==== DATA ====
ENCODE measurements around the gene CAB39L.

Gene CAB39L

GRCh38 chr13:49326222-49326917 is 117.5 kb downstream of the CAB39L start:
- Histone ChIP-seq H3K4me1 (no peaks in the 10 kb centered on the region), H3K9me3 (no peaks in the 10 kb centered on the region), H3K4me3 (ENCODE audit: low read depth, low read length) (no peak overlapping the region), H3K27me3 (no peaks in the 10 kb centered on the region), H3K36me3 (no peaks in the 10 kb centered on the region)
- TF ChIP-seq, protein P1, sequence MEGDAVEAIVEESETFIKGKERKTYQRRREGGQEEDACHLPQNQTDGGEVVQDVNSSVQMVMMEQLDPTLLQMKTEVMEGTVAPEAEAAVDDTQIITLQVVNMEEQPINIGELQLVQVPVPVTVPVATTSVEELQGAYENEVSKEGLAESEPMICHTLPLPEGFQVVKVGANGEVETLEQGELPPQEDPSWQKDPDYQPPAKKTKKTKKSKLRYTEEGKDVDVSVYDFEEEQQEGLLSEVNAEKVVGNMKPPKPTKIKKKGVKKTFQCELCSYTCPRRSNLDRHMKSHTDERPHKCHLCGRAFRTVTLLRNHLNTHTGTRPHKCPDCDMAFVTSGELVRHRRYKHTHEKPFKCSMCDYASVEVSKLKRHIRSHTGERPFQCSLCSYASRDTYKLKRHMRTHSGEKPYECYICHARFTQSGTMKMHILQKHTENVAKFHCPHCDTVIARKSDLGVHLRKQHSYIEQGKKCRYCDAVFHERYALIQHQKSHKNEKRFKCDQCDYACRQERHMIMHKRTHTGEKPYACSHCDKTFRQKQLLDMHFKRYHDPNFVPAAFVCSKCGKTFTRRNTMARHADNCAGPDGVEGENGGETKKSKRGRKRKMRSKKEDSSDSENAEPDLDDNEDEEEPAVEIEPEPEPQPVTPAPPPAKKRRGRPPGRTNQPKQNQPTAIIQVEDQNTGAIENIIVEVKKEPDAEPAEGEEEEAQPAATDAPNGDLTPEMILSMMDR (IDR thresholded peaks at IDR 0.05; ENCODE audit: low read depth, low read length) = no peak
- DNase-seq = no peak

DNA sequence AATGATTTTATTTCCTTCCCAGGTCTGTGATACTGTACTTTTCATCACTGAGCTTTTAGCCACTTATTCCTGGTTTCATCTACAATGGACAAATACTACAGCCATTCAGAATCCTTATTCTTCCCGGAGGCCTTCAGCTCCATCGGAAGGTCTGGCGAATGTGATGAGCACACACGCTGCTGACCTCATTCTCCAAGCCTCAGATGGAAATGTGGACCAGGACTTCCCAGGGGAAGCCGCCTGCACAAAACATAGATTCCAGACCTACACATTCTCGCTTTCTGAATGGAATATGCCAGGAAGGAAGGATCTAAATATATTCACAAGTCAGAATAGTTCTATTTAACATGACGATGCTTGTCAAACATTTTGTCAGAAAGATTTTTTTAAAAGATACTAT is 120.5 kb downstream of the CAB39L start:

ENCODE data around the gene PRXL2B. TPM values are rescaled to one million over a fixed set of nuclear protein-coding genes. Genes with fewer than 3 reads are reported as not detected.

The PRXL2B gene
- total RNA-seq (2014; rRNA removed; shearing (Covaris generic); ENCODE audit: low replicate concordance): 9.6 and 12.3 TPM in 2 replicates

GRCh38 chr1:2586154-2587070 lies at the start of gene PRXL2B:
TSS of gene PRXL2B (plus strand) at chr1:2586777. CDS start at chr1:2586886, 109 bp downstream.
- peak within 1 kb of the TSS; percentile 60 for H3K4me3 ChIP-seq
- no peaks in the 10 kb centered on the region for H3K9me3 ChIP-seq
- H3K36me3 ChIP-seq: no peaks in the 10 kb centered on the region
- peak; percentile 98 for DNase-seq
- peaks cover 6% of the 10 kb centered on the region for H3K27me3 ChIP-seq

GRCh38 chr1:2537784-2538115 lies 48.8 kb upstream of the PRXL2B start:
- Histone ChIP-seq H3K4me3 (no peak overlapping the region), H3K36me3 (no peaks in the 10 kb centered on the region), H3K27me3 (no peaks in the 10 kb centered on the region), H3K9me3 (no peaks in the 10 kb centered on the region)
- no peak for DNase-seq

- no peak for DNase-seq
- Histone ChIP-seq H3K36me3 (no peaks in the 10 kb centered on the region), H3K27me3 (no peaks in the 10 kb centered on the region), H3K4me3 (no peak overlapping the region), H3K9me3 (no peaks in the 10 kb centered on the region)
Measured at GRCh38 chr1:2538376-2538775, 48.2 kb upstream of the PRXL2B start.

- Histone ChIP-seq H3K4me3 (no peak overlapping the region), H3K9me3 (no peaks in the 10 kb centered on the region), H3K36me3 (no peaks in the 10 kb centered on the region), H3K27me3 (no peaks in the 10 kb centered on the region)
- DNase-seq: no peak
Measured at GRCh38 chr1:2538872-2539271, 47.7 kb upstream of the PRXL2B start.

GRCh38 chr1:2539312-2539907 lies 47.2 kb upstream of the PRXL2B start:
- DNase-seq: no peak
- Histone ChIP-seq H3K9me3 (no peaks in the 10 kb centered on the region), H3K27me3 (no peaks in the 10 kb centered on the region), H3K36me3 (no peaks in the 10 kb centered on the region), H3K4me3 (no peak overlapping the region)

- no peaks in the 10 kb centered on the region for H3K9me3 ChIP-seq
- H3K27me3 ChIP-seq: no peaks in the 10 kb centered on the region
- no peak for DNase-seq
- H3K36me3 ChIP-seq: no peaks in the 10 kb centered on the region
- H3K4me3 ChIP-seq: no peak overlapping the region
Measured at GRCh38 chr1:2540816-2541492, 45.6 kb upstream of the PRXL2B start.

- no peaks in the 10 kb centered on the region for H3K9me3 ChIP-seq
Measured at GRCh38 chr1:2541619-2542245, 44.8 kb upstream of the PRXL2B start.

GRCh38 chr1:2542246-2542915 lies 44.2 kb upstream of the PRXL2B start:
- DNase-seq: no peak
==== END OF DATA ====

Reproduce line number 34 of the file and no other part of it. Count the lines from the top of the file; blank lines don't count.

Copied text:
- H3K4me3 ChIP-seq: no peak overlapping the region